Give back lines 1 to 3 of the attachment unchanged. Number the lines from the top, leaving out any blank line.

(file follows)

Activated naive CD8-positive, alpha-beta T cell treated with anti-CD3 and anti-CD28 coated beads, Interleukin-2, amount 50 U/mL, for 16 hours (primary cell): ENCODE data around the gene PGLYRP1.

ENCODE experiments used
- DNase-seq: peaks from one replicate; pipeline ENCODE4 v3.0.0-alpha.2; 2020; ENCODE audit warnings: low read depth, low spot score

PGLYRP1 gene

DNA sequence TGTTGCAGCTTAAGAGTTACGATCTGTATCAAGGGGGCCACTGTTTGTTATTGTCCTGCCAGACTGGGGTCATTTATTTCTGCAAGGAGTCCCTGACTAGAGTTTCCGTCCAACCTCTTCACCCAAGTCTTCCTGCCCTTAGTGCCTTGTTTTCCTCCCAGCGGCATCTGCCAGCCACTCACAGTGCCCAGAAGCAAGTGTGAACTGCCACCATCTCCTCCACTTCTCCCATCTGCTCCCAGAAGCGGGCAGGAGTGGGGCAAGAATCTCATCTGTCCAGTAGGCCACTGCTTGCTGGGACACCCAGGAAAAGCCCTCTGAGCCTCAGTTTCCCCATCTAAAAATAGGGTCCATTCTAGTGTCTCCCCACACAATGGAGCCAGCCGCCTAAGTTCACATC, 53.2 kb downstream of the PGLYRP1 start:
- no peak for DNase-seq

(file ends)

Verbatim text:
Activated naive CD8-positive, alpha-beta T cell treated with anti-CD3 and anti-CD28 coated beads, Interleukin-2, amount 50 U/mL, for 16 hours (primary cell): ENCODE data around the gene PGLYRP1.

ENCODE experiments used
- DNase-seq: peaks from one replicate; pipeline ENCODE4 v3.0.0-alpha.2; 2020; ENCODE audit warnings: low read depth, low spot score